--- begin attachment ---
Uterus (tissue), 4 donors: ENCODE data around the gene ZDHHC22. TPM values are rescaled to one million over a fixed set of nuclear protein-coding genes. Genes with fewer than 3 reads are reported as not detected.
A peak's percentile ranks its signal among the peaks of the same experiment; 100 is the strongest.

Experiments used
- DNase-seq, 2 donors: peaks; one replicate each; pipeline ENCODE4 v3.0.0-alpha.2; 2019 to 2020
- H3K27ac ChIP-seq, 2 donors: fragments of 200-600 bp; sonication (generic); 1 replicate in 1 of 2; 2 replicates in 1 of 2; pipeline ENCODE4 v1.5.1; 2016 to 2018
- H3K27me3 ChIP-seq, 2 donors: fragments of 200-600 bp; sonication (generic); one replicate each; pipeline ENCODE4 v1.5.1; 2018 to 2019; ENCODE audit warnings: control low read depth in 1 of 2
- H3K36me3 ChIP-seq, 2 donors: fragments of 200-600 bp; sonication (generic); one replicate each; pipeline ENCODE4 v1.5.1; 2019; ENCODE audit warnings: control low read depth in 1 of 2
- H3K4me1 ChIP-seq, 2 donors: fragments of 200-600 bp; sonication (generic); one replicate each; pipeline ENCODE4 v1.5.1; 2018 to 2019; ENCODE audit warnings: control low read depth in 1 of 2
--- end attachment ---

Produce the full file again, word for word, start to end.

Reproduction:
Uterus (tissue), 4 donors: ENCODE data around the gene ZDHHC22. TPM values are rescaled to one million over a fixed set of nuclear protein-coding genes. Genes with fewer than 3 reads are reported as not detected.
A peak's percentile ranks its signal among the peaks of the same experiment; 100 is the strongest.

Experiments used
- DNase-seq, 2 donors: peaks; one replicate each; pipeline ENCODE4 v3.0.0-alpha.2; 2019 to 2020
- H3K27ac ChIP-seq, 2 donors: fragments of 200-600 bp; sonication (generic); 1 replicate in 1 of 2; 2 replicates in 1 of 2; pipeline ENCODE4 v1.5.1; 2016 to 2018
- H3K27me3 ChIP-seq, 2 donors: fragments of 200-600 bp; sonication (generic); one replicate each; pipeline ENCODE4 v1.5.1; 2018 to 2019; ENCODE audit warnings: control low read depth in 1 of 2
- H3K36me3 ChIP-seq, 2 donors: fragments of 200-600 bp; sonication (generic); one replicate each; pipeline ENCODE4 v1.5.1; 2019; ENCODE audit warnings: control low read depth in 1 of 2
- H3K4me1 ChIP-seq, 2 donors: fragments of 200-600 bp; sonication (generic); one replicate each; pipeline ENCODE4 v1.5.1; 2018 to 2019; ENCODE audit warnings: control low read depth in 1 of 2